Shestopal further explains that, "In light of the upcoming start of the new election cycle, this logic is determined by the likelihood of clashes between non-systemic opposition and the government along with all kinds of complaints and grievances from those who obviously will not be able to win a parliamentary seat."

Shestopal strongly believes that Russia's leadership will do its best to restore faith in elections in all parties to the process.  

"It is quite interesting that the President sent similar messages much earlier, but they were met with bewilderment, mostly at the regional level. Officials there never got used to utilizing the administrative resource, so this message stunned them," she points out.

Alexey Mukhin, the director general of the Center for Political Information, is of a different opinion. He supports a simpler explanation: Pamfilova and Churov just decided to swap their career tracks and struck a deal. There is nothing complicated about it. 

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"We should not discard the motivation that is right there on the surface. Vladimir Churov and Ella Pamfilova were only looking for ways to change things up a bit. Due to their line of work, they knew each other fairly well. Obviously, Pamfilova could apply herself in this position," he says. 

"At the same time, it would be difficult to imagine Pamfilova accepting a regular position with the CEC," Mukhin adds. He believes that her main asset is her ability to negotiate.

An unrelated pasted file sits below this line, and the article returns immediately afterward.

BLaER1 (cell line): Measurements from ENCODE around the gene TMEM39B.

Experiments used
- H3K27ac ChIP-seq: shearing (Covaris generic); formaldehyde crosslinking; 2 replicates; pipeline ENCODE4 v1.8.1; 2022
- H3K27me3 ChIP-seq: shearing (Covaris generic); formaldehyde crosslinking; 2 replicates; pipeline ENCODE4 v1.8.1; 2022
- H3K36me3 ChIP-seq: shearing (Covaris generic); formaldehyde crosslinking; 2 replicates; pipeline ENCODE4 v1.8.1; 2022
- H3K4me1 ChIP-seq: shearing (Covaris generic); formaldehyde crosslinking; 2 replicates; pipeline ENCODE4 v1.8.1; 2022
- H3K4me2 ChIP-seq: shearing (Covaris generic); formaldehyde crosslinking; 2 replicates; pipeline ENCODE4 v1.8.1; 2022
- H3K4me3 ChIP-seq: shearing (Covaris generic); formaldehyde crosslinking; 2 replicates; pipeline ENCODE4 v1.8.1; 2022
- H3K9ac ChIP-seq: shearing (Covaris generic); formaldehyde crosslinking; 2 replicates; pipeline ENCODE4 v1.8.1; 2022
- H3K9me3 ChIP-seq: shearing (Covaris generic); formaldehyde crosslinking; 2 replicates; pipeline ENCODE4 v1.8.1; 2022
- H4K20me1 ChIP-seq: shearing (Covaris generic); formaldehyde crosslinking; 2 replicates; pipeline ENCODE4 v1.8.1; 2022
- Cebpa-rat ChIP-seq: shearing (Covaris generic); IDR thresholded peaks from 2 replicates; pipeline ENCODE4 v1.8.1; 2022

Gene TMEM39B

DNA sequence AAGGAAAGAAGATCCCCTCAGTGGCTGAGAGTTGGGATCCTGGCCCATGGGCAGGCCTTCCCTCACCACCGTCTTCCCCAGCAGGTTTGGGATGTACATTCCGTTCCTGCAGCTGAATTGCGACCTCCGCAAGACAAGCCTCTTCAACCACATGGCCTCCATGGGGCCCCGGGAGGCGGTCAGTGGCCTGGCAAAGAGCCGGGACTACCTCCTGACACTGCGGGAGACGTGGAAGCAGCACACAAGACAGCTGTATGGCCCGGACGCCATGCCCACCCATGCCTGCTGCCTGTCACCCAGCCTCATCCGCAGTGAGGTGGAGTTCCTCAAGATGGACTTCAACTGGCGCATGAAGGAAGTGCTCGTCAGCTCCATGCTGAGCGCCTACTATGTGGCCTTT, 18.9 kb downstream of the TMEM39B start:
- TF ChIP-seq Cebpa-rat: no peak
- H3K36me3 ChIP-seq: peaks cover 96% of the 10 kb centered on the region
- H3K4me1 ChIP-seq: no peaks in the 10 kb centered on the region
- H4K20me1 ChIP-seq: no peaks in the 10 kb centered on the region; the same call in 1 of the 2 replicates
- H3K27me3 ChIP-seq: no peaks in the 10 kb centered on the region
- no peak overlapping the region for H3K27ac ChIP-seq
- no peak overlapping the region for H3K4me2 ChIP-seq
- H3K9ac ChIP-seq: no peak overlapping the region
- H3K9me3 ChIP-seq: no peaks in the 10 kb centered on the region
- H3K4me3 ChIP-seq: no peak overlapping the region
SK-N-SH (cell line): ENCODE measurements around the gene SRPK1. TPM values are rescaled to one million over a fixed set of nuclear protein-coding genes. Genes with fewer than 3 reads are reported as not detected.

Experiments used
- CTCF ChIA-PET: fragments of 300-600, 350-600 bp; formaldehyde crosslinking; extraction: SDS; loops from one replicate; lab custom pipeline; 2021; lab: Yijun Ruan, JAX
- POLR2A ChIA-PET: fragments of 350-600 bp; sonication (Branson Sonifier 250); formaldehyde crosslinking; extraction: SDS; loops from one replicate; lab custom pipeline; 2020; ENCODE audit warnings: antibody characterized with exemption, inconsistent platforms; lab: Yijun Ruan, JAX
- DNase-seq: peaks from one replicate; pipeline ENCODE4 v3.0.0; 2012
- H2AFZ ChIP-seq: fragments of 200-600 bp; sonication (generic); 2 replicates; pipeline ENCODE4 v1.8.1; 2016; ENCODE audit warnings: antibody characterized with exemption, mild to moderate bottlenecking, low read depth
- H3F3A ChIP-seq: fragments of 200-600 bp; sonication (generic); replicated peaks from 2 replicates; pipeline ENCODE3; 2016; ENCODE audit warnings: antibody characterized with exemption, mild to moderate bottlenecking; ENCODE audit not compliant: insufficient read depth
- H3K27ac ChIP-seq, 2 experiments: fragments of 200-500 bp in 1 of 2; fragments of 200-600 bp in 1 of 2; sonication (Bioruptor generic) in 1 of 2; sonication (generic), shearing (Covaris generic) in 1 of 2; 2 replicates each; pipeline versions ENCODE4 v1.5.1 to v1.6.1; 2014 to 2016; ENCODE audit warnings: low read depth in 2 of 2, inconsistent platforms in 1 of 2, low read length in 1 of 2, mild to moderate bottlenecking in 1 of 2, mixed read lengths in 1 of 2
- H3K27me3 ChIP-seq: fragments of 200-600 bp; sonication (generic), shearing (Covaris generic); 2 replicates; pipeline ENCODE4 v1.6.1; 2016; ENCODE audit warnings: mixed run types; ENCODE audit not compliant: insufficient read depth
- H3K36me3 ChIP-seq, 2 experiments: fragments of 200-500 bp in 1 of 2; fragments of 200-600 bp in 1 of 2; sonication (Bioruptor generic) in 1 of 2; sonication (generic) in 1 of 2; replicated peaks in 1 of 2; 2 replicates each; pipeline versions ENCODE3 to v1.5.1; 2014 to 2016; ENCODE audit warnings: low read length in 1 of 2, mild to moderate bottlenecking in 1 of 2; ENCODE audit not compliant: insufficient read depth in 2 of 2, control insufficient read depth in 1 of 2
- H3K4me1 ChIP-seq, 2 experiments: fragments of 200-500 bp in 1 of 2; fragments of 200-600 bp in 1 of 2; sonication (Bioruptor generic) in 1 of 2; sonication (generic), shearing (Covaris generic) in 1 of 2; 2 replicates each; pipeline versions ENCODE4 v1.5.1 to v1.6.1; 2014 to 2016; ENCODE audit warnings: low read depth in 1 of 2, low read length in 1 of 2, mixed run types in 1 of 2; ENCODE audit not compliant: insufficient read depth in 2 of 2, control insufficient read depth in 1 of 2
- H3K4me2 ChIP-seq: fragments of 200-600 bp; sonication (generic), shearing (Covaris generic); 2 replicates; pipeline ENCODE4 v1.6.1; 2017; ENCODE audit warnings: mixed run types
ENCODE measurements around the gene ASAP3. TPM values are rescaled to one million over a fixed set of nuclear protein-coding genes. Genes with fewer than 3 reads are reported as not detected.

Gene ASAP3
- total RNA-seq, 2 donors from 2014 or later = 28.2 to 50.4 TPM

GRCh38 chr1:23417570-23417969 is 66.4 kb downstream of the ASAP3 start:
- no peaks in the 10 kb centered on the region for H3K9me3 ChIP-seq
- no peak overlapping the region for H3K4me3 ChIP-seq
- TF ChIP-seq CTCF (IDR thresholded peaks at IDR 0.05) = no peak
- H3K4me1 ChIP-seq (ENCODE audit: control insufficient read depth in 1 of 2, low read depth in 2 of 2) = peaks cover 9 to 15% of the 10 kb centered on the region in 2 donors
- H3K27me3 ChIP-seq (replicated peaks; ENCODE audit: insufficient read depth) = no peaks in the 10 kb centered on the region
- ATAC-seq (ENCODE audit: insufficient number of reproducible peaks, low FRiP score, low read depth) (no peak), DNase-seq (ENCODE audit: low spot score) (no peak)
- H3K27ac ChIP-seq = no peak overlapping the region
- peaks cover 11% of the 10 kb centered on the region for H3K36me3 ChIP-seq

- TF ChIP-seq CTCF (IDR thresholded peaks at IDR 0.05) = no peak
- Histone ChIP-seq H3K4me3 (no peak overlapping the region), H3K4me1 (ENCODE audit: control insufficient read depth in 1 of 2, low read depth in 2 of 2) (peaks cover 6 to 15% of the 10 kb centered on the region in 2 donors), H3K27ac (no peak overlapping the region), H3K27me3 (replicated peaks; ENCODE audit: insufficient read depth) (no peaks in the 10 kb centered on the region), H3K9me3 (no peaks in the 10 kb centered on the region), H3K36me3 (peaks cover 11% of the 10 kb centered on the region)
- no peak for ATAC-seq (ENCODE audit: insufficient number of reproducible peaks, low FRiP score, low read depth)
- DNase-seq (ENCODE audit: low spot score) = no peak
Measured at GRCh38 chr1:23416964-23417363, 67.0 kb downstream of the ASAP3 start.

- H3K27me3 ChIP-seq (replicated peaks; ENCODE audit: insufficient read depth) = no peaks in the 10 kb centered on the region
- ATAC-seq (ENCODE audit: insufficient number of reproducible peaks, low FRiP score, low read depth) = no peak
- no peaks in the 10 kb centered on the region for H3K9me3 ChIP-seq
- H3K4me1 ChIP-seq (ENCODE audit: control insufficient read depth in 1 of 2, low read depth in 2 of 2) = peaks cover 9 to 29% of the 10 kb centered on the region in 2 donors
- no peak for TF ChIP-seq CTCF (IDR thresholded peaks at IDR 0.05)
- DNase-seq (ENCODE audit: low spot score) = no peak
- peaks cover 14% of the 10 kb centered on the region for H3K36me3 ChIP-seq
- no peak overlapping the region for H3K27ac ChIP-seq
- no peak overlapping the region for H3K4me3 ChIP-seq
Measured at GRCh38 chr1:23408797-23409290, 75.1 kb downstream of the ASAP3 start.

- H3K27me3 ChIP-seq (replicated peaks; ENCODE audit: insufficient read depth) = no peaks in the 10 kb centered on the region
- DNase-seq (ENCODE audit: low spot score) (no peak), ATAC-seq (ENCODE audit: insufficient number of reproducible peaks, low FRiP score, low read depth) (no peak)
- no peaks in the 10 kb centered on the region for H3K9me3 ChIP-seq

"She has one valuable advantage, which is her ability to negotiate with the liberal wing of the political spectrum. Thus, there are both political and technical reasons for the new appointment," the expert concludes.

How Pamfilova can restore trust in the electoral process

It is not so much Pamfilova's ability to negotiate as her ability to listen that is her main advantage, according to Lyubarev. "Knowing how to come to an agreement is secondary to being a good listener and understanding what the liberals have to say," the expert points out.

However, the trust in Pamfilova can quickly run out if she fails to improve the electoral process.

"She is not the one to create just a semblance of progress. Most likely, Pamfilova will engage in actual change. The most important aspect would be opting for another operating style. The CEC plays a major part in both federal and regional elections,” says Lyubarev.

Lyubarev suggests some changes we might see in the upcoming election: “Core changes that are absolutely essential have to do with candidate registration and working with observers. Therefore, it is necessary to introduce new approaches to the registration of candidates. This election, we will have 225 single-seat constituencies, and none are immune to conflicts. Candidacy confirmations on grounds of signature sheets are particularly vulnerable.”

“If the CEC takes the candidates' side and protects them from the local authorities, it could make a big difference. Under Churov, rapport with observers was lost. It would be a good idea to restore it," Lyubarev explains.